The voters approved the formation of the SBCC district, and seven trustees were elected from those named on the ballot.  These were Ben Wells and Kathryn (Kay) Alexander from the Goleta/Hope area, Winifred Lancaster, Sydney (Syd) Frank and Wilber (Bill) Fillippini from Santa Barbara, James (Jim) Garvin from Montecito, and Dorothy Meigs from Carpinteria. Betty Henderson, president of the board of trustees of the High School district, passed the gavel to the new trustees.

An early challenge faced by the new trustees was to provide adequate facilities, landscaping, and parking for SBCC.  The college had inherited from the high school district:  the mesa campus of over thirtyacres, the administration building built by the state college, a library designed for a projected 2,000 students, and a student center presided over by Marie Lantagne.  The athletic director, Bud Revis, described to the Board how athletic programs were limited to the existing stadium (with football field and track), and beach volleyball on Leadbetter Beach.

A solution in form of a joint use agreement with the city of Santa Barbara granted use of Pershing Park and the swimming pool adjacent to the harbor.  Bob Rockwell and Lorenzo Dall’Armi developed the agreement. Dall’Armi, the business manager who superintended the first landscaping at the college, was later elected county superintendent of schools. The city provided the land, and the college provided improvements and maintenance for tennis courts and ball fields in Pershing Park.  Parking was greatly augmented with city parking lots adjacent to the stadium.

Remaining was an inadequately sized campus, one fifth the size recommended by state guidelines.  The trustees soon realized they would be responsible for providing facilities for more than the previously projected two thousand students. Without a firm plan identifying the location of a second campus two bond issues failed to pass.  When Dr. Julio Bortolazzo returned to Santa Barbara as president of the college, and with Gertrude Calden and Eli Luriaco-chairs of a bond campaign, he led the effort to successfully pass a bond issue to purchase the property now comprising the west campus. This land doubled the size of the college to 70-plus acres.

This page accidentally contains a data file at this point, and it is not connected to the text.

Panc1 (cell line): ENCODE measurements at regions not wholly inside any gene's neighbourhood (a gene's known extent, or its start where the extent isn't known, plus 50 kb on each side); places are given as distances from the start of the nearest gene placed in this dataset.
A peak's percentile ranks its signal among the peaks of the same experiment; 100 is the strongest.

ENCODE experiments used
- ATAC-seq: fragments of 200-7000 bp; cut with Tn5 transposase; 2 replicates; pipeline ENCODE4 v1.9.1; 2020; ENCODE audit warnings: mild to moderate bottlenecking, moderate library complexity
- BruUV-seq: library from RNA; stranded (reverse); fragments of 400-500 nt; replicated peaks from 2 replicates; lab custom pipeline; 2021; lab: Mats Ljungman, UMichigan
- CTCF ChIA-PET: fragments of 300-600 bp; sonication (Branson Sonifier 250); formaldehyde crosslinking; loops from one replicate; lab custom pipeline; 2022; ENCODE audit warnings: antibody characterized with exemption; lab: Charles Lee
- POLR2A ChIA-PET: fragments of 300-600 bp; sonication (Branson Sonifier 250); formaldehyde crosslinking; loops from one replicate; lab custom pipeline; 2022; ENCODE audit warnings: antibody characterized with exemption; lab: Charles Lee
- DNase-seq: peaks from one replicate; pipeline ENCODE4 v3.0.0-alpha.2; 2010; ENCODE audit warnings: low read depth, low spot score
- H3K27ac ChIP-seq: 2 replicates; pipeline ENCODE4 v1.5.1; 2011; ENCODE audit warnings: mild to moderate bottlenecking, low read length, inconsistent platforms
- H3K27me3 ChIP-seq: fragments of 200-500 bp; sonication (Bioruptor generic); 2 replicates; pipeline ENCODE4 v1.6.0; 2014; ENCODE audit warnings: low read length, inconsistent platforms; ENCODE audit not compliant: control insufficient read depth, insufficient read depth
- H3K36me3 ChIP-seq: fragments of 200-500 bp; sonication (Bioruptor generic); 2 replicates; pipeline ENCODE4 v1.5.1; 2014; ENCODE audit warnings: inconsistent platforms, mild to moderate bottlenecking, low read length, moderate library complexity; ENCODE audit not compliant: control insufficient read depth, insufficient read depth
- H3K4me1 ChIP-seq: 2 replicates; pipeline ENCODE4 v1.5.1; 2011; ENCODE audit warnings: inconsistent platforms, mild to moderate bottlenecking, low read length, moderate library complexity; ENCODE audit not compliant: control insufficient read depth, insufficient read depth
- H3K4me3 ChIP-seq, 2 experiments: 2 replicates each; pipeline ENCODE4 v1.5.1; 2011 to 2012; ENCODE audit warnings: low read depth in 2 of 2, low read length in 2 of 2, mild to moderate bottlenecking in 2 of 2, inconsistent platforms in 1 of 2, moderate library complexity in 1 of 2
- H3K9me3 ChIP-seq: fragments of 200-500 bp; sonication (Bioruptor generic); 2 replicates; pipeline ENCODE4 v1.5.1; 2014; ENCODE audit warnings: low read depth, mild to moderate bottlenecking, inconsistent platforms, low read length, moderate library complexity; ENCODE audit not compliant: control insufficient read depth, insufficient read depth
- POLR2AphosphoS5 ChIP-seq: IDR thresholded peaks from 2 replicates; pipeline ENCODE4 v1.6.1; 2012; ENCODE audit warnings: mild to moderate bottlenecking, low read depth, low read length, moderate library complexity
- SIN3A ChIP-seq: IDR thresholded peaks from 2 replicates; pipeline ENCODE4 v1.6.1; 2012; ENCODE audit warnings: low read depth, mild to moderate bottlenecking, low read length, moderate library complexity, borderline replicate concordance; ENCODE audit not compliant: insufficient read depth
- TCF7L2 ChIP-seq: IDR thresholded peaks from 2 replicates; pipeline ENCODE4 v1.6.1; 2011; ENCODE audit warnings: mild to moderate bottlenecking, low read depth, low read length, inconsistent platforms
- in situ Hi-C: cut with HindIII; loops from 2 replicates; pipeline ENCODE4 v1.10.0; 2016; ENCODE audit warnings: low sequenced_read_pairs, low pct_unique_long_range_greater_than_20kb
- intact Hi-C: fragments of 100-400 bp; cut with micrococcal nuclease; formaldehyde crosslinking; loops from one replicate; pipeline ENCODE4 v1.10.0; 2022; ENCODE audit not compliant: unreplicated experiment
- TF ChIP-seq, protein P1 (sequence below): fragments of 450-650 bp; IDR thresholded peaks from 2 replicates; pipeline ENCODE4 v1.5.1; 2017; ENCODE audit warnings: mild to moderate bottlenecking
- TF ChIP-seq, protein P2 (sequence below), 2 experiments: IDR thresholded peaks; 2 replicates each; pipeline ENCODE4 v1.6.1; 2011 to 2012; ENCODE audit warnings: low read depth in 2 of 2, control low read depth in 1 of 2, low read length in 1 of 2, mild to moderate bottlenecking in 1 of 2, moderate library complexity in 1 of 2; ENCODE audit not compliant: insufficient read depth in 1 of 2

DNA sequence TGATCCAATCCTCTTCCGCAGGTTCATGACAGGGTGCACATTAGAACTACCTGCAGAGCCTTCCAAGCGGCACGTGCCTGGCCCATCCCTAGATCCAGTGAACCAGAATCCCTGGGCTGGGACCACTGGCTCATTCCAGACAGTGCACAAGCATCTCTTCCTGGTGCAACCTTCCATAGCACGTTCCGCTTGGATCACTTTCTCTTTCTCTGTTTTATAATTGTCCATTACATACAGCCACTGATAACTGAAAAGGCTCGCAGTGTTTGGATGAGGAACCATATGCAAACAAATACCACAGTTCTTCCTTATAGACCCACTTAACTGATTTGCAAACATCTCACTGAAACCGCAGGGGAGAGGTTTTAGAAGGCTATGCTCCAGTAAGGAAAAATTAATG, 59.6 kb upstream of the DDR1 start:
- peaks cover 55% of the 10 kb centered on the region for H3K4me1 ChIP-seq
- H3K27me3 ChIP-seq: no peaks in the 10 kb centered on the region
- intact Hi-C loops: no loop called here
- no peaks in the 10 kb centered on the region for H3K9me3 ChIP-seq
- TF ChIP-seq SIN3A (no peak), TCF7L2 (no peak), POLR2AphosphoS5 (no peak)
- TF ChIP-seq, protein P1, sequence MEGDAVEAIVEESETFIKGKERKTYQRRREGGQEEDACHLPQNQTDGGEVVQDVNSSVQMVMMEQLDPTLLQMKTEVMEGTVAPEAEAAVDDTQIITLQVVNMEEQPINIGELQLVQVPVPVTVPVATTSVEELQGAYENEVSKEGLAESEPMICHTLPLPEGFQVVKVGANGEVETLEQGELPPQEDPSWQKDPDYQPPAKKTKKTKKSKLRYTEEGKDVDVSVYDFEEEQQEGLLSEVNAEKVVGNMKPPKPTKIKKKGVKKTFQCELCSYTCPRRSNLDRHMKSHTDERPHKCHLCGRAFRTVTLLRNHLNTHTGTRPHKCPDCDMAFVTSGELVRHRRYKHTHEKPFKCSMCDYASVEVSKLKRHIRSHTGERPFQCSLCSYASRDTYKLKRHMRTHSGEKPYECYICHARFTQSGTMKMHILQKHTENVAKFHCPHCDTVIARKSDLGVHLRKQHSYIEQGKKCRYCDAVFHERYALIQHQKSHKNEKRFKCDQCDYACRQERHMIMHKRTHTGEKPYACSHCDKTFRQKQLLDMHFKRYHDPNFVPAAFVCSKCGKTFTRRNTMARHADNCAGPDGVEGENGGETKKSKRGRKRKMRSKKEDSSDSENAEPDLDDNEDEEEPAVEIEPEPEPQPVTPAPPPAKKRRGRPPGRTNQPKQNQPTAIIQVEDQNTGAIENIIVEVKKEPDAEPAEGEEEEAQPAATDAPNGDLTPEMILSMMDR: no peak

There were dramatic changes at the end of the 1960s.  An oil rig disaster contaminated both the beach sand and shore birds at the foot of the college, initiating an environmental movement that swept through the country.  The U.S. was fully engaged in the Vietnam War; students were drafted, some never to return.  Students demanding more control in their college educations resulted in a student trustee elected annually by the students to the Board of Trustees.  Eventually, through appointments and elections to fill vacancies, new trustees were added to the board including Dr. Joe Dobbs, Joyce Powell, Ann Gutshall, Gary Ricks, Eli Luria, Leonard Jarrott, Ed Santodomingo, Luis Villegas, Desmond O”Neill, Joan Livingston, and Sally Green.  In 2010 the Board of Trustees experienced an extensive turnover, introducing Marty Blum, Marcia Croninger, Lisa Macker, and Dr. Peter Haslund.